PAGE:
Factors That Contribute to the Development of TMJ and Sleep Apnea

The shape of our jaws is determined by constant pressures among the body’s components. Difficulty breathing through the nose because of restrictive anatomy or allergies can lead to mouth breathing during sleep, which alters the forces that shape the jaw. The result is a jaw that is shifted backward. This contributes to a narrowing of the airway.

In addition to developmental factors, there are many things that can contribute to a rearward position of the jaw, such as orthodontics, tooth wear, and even poorly designed and fitted dental restorations. These can all cause TMJ because of the stress they put on the jaw joint, and contribute to sleep apnea because they tend to narrow the airway.

Sleep Apnea Can Worsen TMJ

Once you have developed sleep apnea, it can contribute to TMJ, causing your condition to worsen.

When your brain senses that your oxygen levels have dropped, it sends signals to multiple systems in the body, such as the heart, which is asked to pump harder and faster to get more oxygen to the brain. The brain also then seeks to open the airway by contacting the jaw muscles, which clench to help stabilize and open the airway. This repeated clenching of the jaw is one of the causes of nighttime bruxism, and it can contribute to jaw joint damage, tooth wear, and other problems.

If You Have Sleep Apnea, Look for TMJ Symptoms

Because most people aren’t familiar with TMJ, they may not know to look out for the symptoms of the disorder. If you have sleep apnea and you have:
  • Headaches, either tension headaches or migraines
  • Jaw pain–jaw soreness on waking is very common for sleep apnea sufferers and should not be ignored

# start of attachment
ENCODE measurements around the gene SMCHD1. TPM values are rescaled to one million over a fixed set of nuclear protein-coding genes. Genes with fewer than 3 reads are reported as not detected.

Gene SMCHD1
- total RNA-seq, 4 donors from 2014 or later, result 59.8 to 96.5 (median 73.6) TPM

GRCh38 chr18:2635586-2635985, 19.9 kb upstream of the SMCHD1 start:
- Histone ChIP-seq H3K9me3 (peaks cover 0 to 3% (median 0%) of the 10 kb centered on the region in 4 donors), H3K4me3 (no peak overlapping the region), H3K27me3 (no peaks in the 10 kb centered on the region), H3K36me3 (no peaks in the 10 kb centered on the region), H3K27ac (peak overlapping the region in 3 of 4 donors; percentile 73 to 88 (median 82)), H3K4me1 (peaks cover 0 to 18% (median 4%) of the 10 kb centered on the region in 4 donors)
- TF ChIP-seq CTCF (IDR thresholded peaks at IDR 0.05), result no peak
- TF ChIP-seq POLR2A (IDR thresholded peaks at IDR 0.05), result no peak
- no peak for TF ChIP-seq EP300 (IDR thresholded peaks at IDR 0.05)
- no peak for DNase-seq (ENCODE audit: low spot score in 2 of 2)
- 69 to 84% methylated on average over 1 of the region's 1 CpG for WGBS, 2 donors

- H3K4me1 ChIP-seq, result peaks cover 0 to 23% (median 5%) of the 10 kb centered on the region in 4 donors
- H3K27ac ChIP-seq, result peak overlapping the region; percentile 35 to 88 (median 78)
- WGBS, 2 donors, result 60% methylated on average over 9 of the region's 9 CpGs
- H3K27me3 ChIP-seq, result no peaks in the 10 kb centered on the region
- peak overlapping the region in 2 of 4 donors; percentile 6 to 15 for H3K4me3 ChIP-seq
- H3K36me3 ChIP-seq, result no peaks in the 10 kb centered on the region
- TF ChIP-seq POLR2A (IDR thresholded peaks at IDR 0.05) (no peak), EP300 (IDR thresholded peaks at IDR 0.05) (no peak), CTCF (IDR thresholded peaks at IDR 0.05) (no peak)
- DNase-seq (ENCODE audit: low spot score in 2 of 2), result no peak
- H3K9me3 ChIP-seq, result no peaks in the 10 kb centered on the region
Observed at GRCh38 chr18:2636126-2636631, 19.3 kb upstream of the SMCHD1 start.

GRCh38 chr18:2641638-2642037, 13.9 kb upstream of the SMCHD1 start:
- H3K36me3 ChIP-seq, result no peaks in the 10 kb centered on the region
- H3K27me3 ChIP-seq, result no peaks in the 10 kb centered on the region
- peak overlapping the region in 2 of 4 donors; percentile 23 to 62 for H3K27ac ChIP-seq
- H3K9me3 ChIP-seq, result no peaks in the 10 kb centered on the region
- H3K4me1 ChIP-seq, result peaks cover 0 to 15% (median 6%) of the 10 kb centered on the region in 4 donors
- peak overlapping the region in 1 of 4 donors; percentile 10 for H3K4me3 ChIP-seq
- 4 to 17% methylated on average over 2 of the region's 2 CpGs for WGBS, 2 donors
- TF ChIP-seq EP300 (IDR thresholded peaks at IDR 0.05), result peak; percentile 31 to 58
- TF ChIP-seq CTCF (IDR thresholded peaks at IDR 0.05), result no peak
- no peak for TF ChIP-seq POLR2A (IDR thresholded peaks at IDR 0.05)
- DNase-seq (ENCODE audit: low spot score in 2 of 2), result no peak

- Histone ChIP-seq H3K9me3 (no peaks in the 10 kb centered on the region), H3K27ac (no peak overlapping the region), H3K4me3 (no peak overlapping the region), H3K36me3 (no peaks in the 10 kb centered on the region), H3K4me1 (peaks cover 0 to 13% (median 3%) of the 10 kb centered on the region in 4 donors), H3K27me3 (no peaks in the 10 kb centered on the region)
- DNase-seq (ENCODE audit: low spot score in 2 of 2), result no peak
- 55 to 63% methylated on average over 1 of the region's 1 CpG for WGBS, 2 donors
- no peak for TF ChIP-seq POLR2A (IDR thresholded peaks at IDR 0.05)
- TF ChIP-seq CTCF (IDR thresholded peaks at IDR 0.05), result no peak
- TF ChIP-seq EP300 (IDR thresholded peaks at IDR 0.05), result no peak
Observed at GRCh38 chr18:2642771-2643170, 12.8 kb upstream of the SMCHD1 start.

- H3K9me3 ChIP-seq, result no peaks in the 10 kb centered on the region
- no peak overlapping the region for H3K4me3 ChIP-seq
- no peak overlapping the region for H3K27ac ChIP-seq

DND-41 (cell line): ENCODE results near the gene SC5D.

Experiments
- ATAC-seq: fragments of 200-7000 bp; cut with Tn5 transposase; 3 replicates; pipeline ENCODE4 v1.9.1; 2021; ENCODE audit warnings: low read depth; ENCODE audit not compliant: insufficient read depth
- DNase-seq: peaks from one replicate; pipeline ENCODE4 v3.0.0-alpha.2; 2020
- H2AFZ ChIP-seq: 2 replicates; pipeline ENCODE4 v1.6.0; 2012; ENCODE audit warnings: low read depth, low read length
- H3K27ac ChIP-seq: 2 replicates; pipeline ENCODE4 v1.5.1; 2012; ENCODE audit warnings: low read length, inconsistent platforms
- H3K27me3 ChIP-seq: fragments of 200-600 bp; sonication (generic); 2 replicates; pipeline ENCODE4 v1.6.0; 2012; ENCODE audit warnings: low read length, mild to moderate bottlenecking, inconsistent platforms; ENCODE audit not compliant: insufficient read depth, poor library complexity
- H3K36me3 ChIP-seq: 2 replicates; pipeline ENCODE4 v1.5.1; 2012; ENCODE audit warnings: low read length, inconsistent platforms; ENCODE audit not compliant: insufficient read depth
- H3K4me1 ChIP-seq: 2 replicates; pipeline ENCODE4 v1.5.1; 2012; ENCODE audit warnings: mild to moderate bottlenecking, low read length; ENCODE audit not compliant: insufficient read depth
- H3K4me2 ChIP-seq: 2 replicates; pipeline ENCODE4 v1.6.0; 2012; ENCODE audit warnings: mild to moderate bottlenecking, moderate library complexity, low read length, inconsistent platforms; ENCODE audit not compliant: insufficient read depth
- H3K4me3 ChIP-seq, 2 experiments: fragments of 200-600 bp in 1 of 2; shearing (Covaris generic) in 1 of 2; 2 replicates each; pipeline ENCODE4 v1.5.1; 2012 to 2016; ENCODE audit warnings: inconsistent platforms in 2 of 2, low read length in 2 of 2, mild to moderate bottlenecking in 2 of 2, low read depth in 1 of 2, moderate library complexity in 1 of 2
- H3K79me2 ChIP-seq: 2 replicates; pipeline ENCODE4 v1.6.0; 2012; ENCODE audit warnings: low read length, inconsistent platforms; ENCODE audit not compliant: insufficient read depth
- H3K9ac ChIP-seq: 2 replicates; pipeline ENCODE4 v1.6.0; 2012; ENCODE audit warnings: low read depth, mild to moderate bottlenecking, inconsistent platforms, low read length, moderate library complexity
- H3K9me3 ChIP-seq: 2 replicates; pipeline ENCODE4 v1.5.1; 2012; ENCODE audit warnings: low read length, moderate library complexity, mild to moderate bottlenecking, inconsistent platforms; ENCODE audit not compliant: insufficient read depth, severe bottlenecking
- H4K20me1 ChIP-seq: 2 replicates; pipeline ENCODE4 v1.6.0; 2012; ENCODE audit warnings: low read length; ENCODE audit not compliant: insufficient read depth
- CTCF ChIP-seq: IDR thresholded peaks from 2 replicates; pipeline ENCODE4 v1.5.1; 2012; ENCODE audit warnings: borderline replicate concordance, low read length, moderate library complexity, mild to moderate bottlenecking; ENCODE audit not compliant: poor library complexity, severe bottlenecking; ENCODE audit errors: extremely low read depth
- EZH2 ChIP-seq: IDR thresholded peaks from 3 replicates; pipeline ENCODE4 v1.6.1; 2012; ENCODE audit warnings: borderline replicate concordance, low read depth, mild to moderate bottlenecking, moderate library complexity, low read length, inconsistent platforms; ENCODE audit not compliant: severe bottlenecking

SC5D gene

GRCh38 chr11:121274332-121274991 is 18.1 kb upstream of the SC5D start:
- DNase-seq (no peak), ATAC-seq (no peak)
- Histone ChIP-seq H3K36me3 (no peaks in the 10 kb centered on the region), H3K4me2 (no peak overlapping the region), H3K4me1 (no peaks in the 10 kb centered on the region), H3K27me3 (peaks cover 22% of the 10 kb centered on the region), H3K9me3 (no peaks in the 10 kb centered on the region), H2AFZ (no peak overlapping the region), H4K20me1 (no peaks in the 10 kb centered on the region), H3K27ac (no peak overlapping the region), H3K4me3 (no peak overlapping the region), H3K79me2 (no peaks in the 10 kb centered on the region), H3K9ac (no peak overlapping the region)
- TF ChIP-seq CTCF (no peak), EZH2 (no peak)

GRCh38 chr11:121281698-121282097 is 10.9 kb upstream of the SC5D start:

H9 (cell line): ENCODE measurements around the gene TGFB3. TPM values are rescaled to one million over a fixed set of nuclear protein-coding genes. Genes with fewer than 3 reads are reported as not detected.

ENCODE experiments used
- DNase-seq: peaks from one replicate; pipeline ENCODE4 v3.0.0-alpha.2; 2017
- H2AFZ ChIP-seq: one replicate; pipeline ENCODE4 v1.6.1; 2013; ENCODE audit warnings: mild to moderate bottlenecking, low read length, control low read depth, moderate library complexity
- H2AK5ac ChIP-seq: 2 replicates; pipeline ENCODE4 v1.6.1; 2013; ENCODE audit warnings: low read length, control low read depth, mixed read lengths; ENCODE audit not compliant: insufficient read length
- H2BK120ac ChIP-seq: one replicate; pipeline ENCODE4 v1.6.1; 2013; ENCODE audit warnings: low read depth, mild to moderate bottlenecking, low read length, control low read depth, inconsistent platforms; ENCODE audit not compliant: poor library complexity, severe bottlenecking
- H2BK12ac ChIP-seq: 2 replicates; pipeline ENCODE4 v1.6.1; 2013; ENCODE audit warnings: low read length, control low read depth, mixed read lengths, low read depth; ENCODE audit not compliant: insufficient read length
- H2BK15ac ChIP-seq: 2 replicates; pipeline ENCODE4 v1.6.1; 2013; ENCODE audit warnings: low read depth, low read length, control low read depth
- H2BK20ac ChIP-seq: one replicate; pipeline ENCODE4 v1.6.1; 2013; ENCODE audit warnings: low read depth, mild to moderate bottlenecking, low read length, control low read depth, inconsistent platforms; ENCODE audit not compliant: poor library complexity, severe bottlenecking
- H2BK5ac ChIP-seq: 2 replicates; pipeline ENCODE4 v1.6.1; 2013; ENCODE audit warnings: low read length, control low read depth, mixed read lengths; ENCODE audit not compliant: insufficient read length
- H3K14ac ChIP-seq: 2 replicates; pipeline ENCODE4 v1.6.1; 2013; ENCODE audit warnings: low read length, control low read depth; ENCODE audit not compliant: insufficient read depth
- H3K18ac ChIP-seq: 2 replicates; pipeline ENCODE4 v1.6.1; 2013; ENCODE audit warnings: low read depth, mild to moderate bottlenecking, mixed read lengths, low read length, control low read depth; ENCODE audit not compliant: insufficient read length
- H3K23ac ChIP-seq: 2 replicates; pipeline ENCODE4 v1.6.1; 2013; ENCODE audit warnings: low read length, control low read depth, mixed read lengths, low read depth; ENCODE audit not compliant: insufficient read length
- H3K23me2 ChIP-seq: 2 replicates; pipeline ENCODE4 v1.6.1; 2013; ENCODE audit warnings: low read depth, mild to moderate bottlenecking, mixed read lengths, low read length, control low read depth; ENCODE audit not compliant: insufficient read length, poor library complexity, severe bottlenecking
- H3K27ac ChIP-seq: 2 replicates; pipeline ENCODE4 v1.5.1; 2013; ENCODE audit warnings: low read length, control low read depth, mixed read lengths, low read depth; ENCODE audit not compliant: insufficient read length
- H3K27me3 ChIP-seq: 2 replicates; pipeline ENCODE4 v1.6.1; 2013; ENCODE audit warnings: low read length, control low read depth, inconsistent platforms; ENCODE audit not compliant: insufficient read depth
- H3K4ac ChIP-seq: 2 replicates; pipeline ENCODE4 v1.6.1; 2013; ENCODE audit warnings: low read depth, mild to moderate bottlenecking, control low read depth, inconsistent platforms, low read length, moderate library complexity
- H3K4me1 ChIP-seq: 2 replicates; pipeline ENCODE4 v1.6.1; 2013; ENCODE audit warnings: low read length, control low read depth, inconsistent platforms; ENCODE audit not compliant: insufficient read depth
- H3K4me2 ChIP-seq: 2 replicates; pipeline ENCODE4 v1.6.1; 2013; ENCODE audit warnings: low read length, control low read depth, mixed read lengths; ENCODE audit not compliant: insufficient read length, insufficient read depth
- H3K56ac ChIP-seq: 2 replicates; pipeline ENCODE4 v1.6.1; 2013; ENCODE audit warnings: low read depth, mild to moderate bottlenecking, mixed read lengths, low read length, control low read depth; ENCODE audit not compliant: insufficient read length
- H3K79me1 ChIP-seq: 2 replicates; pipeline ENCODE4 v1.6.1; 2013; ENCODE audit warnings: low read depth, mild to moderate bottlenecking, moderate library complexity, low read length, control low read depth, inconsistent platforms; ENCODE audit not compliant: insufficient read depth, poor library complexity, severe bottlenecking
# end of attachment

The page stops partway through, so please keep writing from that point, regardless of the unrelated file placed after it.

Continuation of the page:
• Jaw popping or clicking
  • Irregular jaw motion
  • Ear pain, stuffiness in the ears, ringing in the ears, or vertigo
  • Face and neck pain
  • Shoulder and back pain
  • Tooth damage and wear
  • Tingling and numbness
If you have these symptoms, then you need to look for treatment that is sensitive to the interaction between these two conditions.

man asleep in bed with his mouth open

Proper Treatment Considers the Connection

Treatment of TMJ or sleep apnea must take into account the connection between the two conditions if treatment is to be truly successful.

For example, if you are being treated for TMJ with a bite splint worn at night, it’s important to consider how the bite splint repositions your airway. If a bite splint is poorly designed, it could actually restrict the airway further rather than actually helping to keep it open.

And in sleep apnea treatment with an oral appliance, it’s possible to put the jaw in a position that stresses it. When this occurs, the oral appliance will be uncomfortable, and it may potentially cause lasting damage to the temporomandibular joint system. Of course, CPAP and other forms of sleep apnea treatment can also be damaging, so it’s important to make sure you’re getting the best treatment for you.

A dentist who is also trained in the treatment TMJ & sleep apnea can help ensure the best treatment for both conditions. For an appointment with a dentist skilled in both types of treatment, please call (248) 480-0085 for an appointment at the Michigan Center for TMJ & Sleep Wellness.